Engineered human tmpk/AZT as a novel enzyme/prodrug axis for suicide gene therapy

Takeya Sato, Anton Neschadim, Manfred Konrad, Daniel H. Fowler, Arnon Lavie, Jeffrey A. Medin

Research output: Contribution to journalArticlepeer-review

85 Citations (Scopus)


Gene therapy and stem cell transplantation safety could be enhanced by control over the fate of therapeutic cells. Suicide gene therapy uses enzymes that convert prodrugs to cytotoxic entities; however, heterologous moieties with poor kinetics are employed. We describe a novel enzyme/prodrug combination for selectively inducing apoptosis in lentiviral vector-transduced cells. Rationally designed variants of human thymidylate kinase (tmpk) that effectively phosphorylate 3′-azido-3′-deoxythymidine (AZT) were efficiently delivered. Transduced Jurkat cell lines were eliminated by AZT. We demonstrate that this schema targeted both dividing and non-dividing cells, with a novel killing mechanism involving apoptosis induction via disruption of the mitochondrial inner membrane potential and activation of caspase-3. Primary murine and human T cells were also transduced and responded to AZT. Furthermore, low-dose AZT administration to non-obese diabetic/severe combined immunodeficiency (NOD/SCID) mice injected with transduced K562 cells suppressed tumor growth. This novel suicide gene therapy approach can thus be integrated as a safety switch into therapeutic vectors.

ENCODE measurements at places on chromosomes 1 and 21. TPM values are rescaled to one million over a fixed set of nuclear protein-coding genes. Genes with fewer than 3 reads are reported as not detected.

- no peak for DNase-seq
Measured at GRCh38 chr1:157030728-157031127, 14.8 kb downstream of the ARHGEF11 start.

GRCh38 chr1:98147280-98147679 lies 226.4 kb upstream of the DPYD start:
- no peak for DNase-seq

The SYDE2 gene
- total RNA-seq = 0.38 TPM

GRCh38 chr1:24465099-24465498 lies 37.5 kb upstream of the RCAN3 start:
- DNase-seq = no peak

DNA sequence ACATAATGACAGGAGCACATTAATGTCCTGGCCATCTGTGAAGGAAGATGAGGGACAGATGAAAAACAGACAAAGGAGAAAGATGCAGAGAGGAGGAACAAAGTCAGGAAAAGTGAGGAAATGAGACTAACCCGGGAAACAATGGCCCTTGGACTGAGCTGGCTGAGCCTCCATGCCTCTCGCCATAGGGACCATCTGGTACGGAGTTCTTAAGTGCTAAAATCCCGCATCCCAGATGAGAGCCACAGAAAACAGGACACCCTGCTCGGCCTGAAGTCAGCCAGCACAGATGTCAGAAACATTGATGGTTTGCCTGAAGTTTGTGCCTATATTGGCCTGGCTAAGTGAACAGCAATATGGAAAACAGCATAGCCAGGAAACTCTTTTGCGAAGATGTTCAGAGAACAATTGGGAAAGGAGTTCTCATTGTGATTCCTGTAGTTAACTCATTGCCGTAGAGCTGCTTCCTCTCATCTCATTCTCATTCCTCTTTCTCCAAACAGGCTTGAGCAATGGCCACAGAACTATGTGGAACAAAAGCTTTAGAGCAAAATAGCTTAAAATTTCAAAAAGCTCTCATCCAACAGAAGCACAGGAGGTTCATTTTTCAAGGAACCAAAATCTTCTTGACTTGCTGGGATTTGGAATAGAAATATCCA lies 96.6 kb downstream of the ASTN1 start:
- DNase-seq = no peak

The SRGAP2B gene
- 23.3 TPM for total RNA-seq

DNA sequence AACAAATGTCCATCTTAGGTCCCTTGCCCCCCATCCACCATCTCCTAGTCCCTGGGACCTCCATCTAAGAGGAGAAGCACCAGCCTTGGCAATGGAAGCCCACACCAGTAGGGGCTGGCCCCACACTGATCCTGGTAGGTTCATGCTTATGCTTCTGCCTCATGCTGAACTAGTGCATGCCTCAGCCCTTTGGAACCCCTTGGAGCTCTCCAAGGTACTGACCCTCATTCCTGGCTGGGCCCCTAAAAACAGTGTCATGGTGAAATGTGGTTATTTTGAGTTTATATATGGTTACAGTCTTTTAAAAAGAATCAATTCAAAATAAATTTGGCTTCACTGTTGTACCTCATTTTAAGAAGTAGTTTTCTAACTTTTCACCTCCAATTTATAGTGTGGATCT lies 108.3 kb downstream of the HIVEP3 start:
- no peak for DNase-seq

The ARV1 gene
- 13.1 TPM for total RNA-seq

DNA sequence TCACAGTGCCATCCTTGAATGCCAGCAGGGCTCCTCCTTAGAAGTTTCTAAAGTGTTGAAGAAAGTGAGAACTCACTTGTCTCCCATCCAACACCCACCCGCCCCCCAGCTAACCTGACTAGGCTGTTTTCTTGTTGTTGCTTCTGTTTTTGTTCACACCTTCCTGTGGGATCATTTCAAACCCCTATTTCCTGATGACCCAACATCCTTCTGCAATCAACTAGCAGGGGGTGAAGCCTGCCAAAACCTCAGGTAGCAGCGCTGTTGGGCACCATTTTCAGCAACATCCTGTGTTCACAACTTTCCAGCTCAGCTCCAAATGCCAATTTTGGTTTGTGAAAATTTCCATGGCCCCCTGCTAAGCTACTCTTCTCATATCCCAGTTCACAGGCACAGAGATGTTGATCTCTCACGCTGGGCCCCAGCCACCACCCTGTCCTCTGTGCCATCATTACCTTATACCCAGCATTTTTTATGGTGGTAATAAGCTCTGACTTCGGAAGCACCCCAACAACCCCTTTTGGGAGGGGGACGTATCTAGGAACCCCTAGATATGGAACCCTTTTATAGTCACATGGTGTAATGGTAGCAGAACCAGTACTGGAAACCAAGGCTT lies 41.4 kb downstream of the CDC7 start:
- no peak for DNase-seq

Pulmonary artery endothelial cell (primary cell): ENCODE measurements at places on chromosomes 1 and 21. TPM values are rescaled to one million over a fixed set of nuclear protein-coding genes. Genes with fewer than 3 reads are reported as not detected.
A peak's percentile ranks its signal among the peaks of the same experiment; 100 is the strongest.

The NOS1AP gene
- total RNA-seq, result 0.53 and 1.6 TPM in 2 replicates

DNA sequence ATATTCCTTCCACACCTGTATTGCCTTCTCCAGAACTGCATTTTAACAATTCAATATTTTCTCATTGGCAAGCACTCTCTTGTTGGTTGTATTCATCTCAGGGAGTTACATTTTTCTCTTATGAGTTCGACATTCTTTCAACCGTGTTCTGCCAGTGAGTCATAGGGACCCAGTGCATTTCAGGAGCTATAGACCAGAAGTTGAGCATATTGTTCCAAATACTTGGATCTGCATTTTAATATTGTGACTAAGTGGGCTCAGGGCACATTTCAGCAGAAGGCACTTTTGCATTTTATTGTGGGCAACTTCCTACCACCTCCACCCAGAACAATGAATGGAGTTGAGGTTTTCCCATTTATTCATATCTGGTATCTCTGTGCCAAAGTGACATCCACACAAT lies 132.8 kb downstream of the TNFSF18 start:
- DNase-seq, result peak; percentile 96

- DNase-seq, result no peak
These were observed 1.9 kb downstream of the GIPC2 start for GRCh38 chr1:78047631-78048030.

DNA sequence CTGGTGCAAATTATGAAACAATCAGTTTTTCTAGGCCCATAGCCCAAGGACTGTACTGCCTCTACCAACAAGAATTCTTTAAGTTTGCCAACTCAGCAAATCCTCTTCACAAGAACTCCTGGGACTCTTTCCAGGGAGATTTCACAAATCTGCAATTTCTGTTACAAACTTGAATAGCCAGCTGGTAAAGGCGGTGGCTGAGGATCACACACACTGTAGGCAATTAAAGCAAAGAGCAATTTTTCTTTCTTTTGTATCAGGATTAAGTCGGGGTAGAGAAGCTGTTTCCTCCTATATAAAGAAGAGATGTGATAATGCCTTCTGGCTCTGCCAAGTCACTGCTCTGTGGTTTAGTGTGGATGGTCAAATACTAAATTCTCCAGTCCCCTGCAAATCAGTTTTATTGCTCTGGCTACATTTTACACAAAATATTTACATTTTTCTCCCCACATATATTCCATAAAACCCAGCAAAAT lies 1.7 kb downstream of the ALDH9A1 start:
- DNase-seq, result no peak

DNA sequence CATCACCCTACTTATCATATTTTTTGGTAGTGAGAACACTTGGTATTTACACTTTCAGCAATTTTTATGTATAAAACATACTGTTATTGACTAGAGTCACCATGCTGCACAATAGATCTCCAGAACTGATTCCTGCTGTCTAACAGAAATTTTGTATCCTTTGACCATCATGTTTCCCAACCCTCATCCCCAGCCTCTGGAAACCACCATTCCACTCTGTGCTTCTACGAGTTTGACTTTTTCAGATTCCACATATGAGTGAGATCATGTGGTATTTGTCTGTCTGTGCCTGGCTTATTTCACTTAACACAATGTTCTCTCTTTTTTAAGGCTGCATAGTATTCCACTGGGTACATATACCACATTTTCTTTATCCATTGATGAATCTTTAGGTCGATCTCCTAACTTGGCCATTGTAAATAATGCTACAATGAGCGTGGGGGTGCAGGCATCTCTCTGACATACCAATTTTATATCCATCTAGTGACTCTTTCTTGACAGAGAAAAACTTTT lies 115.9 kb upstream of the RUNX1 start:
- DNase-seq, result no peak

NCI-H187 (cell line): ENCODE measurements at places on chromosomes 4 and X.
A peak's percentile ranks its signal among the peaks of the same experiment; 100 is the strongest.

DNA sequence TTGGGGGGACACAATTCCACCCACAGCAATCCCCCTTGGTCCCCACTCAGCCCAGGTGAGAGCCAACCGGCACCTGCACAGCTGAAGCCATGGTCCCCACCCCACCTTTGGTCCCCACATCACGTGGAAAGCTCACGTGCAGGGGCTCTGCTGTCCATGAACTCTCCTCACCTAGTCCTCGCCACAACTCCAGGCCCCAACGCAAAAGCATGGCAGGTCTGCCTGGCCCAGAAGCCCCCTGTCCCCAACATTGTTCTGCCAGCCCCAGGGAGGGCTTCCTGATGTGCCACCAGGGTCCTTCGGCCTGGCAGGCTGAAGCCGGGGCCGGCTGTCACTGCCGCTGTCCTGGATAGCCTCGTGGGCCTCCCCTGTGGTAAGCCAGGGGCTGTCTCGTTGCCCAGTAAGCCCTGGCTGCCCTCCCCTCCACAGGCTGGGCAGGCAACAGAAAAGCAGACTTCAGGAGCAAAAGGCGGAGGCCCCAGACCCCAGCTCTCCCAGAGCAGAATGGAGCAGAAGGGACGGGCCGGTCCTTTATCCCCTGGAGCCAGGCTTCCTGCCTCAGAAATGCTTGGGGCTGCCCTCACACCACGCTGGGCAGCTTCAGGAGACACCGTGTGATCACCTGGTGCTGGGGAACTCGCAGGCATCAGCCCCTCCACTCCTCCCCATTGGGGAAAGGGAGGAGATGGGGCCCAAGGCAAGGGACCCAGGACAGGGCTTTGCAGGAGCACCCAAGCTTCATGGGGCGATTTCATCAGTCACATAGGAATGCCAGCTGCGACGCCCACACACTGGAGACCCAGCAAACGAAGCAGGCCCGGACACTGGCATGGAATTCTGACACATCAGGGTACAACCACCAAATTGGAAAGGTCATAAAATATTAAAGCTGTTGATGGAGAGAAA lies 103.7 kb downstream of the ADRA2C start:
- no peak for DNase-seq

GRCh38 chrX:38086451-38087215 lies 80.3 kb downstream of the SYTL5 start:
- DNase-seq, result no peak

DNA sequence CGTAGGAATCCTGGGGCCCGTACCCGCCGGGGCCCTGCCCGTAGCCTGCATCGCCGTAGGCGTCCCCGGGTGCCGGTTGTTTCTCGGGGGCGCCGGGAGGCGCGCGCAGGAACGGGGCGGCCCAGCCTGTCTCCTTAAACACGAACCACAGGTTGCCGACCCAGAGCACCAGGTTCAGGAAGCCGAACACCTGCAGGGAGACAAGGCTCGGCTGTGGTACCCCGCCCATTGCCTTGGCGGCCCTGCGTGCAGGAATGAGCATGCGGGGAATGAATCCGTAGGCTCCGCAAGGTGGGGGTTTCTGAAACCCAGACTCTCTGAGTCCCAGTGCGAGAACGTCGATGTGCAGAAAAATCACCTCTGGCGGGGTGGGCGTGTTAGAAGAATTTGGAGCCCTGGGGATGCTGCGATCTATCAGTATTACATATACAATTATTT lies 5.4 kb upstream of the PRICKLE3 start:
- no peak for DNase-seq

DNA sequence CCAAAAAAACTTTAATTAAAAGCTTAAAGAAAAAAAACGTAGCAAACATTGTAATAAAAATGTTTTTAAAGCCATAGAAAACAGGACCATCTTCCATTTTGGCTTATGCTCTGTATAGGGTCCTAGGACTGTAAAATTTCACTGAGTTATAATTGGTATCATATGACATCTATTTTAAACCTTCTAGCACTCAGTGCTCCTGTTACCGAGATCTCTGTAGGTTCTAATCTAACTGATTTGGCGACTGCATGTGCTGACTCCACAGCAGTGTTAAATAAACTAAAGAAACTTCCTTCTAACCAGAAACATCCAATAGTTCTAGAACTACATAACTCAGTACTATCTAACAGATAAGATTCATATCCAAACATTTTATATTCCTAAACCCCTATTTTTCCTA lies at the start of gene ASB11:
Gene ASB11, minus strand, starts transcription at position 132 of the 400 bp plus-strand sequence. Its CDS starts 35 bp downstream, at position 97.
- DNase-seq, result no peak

Original languageEnglish
Pages (from-to)962-970
Number of pages9
JournalMolecular Therapy
Issue number5
Publication statusPublished - 2007 May


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